The following was published in the Statesman Journal on June 6, 2017.
As lawmakers debate House Bill 2004A, we hope they keep in mind the importance of stable and affordable housing to our state’s children and seniors.
AARP and Children First for Oregon are part of a broad group of concerned organizations working to pass this important legislation, which will limit the unfair practice of evicting people without cause and without resources to find a new home.
Imagine how frightening it is for a senior to see a notice on her door telling her of a double-digit rent increase or, even worse, an eviction so the property management company can rent to someone who isn’t on a fixed income.
Imagine the distress of parents who also get that notice and now must face pulling their children from school or having to take a second job to pay the rent.
This is happening in every part of our state and it’s having a terrible impact on both the young and old.
Here are the facts:
43% of households with children in Oregon are renters. Additionally, 23% of women with young children work in low-wage jobs. HB 2004 stands at the nexus of those two important facts. With historically low-vacancy rates, the laws of supply-and-demand alone have led to massive increases in rents. When a family faces eviction for no-cause in 30 days or a sudden increase in rent, the threat of homelessness can quickly become a reality.
Evictions throw families into chaos. Research shows that evictions can lead to job loss for a parent, making things even worse. Additionally, evicted mothers are more than twice as likely to report that their children are in poor health compared to mothers who have not experienced eviction. Between 2009 and 2013, more than half of renting households in every area of the state were “rent burdened,” spending over 30% of their income on housing.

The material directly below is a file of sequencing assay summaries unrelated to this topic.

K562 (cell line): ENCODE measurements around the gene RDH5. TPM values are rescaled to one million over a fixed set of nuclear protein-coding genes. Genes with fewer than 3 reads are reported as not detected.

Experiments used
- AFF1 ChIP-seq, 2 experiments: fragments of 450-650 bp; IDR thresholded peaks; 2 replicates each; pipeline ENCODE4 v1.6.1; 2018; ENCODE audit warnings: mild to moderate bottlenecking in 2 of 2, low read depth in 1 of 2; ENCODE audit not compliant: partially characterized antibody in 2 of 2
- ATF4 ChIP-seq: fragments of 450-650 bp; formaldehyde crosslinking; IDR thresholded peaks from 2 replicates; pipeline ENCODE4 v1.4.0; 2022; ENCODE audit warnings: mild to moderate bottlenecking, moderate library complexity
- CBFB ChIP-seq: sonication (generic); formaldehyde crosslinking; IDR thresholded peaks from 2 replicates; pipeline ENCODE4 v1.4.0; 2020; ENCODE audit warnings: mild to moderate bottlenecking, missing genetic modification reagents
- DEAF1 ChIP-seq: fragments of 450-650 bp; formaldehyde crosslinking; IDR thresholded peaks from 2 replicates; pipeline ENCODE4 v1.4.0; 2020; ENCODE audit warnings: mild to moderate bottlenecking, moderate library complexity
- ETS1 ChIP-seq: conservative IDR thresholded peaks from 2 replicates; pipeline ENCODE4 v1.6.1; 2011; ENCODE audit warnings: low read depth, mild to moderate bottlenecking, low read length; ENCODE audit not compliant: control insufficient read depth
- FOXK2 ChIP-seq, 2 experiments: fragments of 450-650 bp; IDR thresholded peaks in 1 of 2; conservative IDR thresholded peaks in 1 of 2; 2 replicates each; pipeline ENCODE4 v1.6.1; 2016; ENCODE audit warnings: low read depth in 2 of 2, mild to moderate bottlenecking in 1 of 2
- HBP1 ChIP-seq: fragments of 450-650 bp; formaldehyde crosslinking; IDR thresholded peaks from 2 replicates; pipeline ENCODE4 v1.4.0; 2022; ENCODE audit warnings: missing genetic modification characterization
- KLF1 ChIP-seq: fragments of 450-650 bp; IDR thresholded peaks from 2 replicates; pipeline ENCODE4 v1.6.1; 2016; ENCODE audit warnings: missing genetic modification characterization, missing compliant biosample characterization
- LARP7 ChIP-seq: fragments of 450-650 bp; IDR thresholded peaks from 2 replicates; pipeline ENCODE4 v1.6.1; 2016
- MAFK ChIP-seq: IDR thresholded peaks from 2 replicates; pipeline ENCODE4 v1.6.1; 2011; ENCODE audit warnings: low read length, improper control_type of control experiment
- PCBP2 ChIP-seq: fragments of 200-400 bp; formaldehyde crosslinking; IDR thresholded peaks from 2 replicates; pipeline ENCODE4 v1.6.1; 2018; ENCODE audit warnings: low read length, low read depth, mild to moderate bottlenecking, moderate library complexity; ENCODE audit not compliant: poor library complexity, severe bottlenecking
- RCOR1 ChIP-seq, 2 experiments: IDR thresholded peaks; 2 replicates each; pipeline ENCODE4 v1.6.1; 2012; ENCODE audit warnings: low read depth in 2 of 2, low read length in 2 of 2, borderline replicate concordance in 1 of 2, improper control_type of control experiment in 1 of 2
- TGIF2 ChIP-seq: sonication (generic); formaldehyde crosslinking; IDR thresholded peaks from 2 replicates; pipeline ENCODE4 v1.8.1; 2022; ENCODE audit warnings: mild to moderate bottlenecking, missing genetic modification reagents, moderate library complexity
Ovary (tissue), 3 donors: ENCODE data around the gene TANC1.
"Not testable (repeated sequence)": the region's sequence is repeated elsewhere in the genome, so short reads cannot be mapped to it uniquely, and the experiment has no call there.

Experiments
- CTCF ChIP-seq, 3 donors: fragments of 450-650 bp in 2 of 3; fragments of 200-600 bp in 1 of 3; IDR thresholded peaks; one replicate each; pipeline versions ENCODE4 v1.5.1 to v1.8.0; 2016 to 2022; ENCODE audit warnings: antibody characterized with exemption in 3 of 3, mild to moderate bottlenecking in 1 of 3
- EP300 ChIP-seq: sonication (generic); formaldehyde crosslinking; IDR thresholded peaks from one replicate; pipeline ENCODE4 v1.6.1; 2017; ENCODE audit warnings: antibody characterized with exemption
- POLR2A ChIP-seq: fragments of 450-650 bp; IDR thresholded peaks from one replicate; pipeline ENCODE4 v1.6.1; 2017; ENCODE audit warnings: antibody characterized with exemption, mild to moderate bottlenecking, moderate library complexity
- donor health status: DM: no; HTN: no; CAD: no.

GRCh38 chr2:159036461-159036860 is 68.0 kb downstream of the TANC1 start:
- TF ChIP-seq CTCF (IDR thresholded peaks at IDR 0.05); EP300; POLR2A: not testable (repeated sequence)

This situation in our state is equally urgent for seniors. More than 22% of people in 65+ households are renters and that number is growing. If we don’t take action today, an increasing number of seniors will be forced out of their homes and lose their independence. Even today more than 40% of renters 50 and over pay more than 30% of their income on housing and older Oregonians are even more squeezed. Fifty-five percent of those 85 years and older pay 50% of their income on housing. That means they are already making difficult choices between rent, food and medicine. They simply cannot afford skyrocketing rents.
Loss of a home can mean loss of community ties, displacement, and even premature, unnecessary and costly institutionalization at tax-payer’s expense.
This is why Children First for Oregon and AARP urge lawmakers to support HB 2004A. Children and seniors can’t wait.
Tonia Hunt is executive director of Children First for Oregon. She can be reached at firstname.lastname@example.org. Elaine Friesen-Strang is the AARP Oregon Volunteer State President,; she can be reached at email@example.com.